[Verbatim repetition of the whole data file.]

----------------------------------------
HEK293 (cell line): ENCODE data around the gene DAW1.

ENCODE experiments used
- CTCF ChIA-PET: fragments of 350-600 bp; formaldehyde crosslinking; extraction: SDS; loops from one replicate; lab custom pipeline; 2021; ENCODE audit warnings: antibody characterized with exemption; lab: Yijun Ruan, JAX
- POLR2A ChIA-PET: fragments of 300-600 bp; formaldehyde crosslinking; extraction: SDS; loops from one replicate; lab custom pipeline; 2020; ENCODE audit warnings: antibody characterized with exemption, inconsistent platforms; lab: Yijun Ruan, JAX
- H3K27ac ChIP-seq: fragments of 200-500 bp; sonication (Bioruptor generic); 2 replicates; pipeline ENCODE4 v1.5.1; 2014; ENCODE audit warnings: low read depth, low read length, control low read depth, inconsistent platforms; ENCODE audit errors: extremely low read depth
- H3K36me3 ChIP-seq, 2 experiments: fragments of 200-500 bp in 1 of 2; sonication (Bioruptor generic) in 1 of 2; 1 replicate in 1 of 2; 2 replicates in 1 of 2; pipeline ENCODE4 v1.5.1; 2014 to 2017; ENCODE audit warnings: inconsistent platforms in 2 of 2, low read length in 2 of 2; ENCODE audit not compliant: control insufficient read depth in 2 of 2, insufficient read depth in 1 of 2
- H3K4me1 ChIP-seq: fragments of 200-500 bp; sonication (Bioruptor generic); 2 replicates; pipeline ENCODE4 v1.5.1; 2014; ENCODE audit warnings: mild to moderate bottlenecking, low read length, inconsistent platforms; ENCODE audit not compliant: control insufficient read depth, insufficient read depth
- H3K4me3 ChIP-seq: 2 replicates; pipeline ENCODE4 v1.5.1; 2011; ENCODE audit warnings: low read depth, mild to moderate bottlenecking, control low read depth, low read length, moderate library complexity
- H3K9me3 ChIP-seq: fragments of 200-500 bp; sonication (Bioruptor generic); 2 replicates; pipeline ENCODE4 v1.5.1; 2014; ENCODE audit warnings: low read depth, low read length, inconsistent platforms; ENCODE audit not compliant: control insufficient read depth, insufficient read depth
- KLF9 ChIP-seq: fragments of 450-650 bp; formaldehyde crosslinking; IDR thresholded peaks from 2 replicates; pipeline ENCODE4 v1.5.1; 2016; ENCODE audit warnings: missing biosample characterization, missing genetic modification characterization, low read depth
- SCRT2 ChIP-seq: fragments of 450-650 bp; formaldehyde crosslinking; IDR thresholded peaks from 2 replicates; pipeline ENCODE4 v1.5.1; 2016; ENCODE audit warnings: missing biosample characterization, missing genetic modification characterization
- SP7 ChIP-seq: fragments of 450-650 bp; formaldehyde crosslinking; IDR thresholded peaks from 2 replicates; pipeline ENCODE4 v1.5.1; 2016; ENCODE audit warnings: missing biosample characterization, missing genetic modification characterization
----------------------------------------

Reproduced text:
HEK293 (cell line): ENCODE data around the gene DAW1.

ENCODE experiments used
- CTCF ChIA-PET: fragments of 350-600 bp; formaldehyde crosslinking; extraction: SDS; loops from one replicate; lab custom pipeline; 2021; ENCODE audit warnings: antibody characterized with exemption; lab: Yijun Ruan, JAX
- POLR2A ChIA-PET: fragments of 300-600 bp; formaldehyde crosslinking; extraction: SDS; loops from one replicate; lab custom pipeline; 2020; ENCODE audit warnings: antibody characterized with exemption, inconsistent platforms; lab: Yijun Ruan, JAX
- H3K27ac ChIP-seq: fragments of 200-500 bp; sonication (Bioruptor generic); 2 replicates; pipeline ENCODE4 v1.5.1; 2014; ENCODE audit warnings: low read depth, low read length, control low read depth, inconsistent platforms; ENCODE audit errors: extremely low read depth
- H3K36me3 ChIP-seq, 2 experiments: fragments of 200-500 bp in 1 of 2; sonication (Bioruptor generic) in 1 of 2; 1 replicate in 1 of 2; 2 replicates in 1 of 2; pipeline ENCODE4 v1.5.1; 2014 to 2017; ENCODE audit warnings: inconsistent platforms in 2 of 2, low read length in 2 of 2; ENCODE audit not compliant: control insufficient read depth in 2 of 2, insufficient read depth in 1 of 2
- H3K4me1 ChIP-seq: fragments of 200-500 bp; sonication (Bioruptor generic); 2 replicates; pipeline ENCODE4 v1.5.1; 2014; ENCODE audit warnings: mild to moderate bottlenecking, low read length, inconsistent platforms; ENCODE audit not compliant: control insufficient read depth, insufficient read depth
- H3K4me3 ChIP-seq: 2 replicates; pipeline ENCODE4 v1.5.1; 2011; ENCODE audit warnings: low read depth, mild to moderate bottlenecking, control low read depth, low read length, moderate library complexity
- H3K9me3 ChIP-seq: fragments of 200-500 bp; sonication (Bioruptor generic); 2 replicates; pipeline ENCODE4 v1.5.1; 2014; ENCODE audit warnings: low read depth, low read length, inconsistent platforms; ENCODE audit not compliant: control insufficient read depth, insufficient read depth
- KLF9 ChIP-seq: fragments of 450-650 bp; formaldehyde crosslinking; IDR thresholded peaks from 2 replicates; pipeline ENCODE4 v1.5.1; 2016; ENCODE audit warnings: missing biosample characterization, missing genetic modification characterization, low read depth
- SCRT2 ChIP-seq: fragments of 450-650 bp; formaldehyde crosslinking; IDR thresholded peaks from 2 replicates; pipeline ENCODE4 v1.5.1; 2016; ENCODE audit warnings: missing biosample characterization, missing genetic modification characterization
- SP7 ChIP-seq: fragments of 450-650 bp; formaldehyde crosslinking; IDR thresholded peaks from 2 replicates; pipeline ENCODE4 v1.5.1; 2016; ENCODE audit warnings: missing biosample characterization, missing genetic modification characterization